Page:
Some of Daniel Berrigan’s Whitmanian multitudes: Brother, uncle, jailbird, correspondent, chef, Jesuit, retreat master, playwright poet, peacemaker, mentor, reader, teacher, prophet, son, friend, logophile.
In our age they they talk about the importance of presenting Christianity simply, not elaborately and grandiloquently. And about this subject they write books, it becomes a science, perhaps one may even make a living of it or become a professor. But they forget or ignore the fact that the truly simple way of presenting Christianity is—to do it. — Soren Kierkegaard
It is not easy for the rich to allow themselves to be touched by the poor, to enter into communion with them, to let themselves be stripped of luxury and comfort. … To love is to reveal the hidden beauty in the hearts of all people, to trust them and to call them forth to greater trust. To love is a way of looking, of touching, of listening to all: taking time with them, especially with those who are broken, depressed, and insecure, revealing to them their importance.—Jean Vanier
And after each interview, the mother would invariably walk to the far end of the table, to a heap of photo albums laid there. Would take one of them in hand, gravely turn page after page, these images out of the national abattoir, the tortured, raped, amputated. The photos that stood horrid surrogate for the young men, absent from streets and homes and churches and factories. The disappeared generation. I could scarcely bear to look at the faces that dared look at such images, and not be turned to stone. How much can one bear? I did not know. But I sensed that the measure of what could be borne would be revealed neither by psychiatrist nor politician nor bishop. I must go in humility to these unknown, despised lives, upon whom there rested the preferential option of God. —Daniel Berrigan, on being in El Salvador
Don’t die, [Berrigan] would say. Come along, we need you. Don’t be a conscious integer in the empire’s spiritual body count. He made it seem as if resurrection and discipleship were synonyms. —Bill Wylie-Kellerman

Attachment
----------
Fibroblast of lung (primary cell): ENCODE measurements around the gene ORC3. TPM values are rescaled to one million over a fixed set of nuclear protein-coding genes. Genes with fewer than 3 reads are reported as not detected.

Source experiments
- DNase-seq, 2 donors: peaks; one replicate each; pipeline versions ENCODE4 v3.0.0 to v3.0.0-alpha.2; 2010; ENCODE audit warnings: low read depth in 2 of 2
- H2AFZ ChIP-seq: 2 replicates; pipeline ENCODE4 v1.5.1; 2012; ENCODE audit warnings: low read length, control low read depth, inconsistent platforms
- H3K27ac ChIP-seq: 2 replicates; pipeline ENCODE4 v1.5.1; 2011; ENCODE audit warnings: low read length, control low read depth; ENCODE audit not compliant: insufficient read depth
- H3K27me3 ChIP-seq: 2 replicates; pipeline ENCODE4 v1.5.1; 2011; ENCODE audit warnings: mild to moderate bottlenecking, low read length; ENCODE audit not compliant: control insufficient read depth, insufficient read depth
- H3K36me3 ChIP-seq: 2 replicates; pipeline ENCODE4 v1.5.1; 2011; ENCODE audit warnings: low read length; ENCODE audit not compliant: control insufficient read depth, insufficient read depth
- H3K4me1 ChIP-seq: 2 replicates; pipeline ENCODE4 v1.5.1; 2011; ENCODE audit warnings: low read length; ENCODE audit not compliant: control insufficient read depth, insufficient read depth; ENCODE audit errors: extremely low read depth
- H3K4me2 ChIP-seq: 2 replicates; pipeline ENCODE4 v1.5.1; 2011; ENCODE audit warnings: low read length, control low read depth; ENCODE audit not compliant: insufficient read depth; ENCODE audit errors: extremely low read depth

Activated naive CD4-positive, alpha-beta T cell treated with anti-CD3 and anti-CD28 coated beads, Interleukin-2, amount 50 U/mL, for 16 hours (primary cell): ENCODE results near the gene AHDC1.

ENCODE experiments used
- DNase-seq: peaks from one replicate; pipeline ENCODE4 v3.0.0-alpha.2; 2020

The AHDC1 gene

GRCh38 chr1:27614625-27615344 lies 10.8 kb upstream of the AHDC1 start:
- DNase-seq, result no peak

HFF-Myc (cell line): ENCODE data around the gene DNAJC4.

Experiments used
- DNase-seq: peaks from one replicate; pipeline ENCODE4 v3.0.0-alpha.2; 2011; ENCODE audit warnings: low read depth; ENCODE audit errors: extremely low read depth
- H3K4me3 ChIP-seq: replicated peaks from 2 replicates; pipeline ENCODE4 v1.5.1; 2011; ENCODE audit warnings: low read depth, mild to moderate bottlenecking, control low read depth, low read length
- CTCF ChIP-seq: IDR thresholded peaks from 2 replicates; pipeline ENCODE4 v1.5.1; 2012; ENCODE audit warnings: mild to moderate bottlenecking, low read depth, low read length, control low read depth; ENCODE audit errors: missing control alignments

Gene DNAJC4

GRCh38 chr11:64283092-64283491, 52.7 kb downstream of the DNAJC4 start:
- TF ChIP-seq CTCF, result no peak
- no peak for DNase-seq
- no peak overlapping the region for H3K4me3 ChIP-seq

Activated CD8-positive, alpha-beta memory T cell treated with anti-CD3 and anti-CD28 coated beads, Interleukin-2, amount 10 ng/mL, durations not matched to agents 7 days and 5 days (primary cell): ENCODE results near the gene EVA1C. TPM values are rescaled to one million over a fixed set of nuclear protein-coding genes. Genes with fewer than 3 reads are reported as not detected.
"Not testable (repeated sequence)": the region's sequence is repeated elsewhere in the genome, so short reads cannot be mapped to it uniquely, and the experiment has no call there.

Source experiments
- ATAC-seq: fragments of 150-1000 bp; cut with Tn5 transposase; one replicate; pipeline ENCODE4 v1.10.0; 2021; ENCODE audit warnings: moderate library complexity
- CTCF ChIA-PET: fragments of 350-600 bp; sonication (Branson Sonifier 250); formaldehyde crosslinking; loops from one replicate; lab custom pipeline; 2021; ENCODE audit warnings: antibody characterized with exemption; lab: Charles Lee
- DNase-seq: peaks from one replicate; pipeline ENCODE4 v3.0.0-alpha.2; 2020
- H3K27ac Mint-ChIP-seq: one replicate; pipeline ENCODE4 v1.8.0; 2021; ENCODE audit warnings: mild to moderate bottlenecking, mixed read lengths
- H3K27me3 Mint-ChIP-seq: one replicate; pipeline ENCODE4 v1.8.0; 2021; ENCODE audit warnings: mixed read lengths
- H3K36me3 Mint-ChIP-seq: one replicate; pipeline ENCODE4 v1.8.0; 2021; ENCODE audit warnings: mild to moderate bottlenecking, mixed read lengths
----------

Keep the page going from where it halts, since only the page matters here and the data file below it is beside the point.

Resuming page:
No sophistic philosophying. No theological profundities. Rather, a direct and categorical imperative: we are not allowed to do harm to others. We are, as Tolstoy wrote, confronted with alternative ways of living: the Law of Love or the Law of Violence. Christians are to live by the Law of Love. — Earl Crow
No rhetoric. Simple talk, Gospel rooted talk. No notes. Compelling in honesty. He did not tell others what to do, only how and why he lived as he did. —Thomas Fox
No tweed jacket, no tie. Usually blue jeans and collarless shirts picked up at second-hand shops. No briefcase brimming with bibliography, no ponderous lecture, no sharp-edged questions, no ready critique snapping from his academic ego. No willingness to pay homage to academic convention. Just a profound respect for truth—and a passion to live it. With courage and humor, with humility and presence, with respect and love. —Robert Ludwig
His encouragement to retreatants is not to espouse his vocation, but to discover and live one’s own. His teaching and presence are not combative or preachy, but suggestive, invitational, evocative. He is a hearer and doer of the word in our midst, a powerful impetus to go and do likewise. — Robert Raines
Judge: Father Berrigan, regardless of the outcome of these hearings, will you promise the court that you will refrain from such acts in the future?”
Berrigan: ”Your honor, it seems to me that you are asking the wrong question.”
Judge: ”Okay, Father Berrigan, what do you think is the proper question?”
Berrigan: ”Well, your honor, it appears to me that you should ask President Bush if he’ll stop making missiles; and if he’ll stop making them, then I’ll stop banging on them and you and I can go fishing.”
John Dear, ed., Apostle of Peace: Essays in Honor of Daniel Berrigan, Orbis Books, 1996.
Salvador passage: Daniel Berrigan, Steadfastness of The Saints: A Journal of Peace and War in Central and North America
With Jim Reale, Daniel Berrigan, and Mev; Apartment 11-L; 1995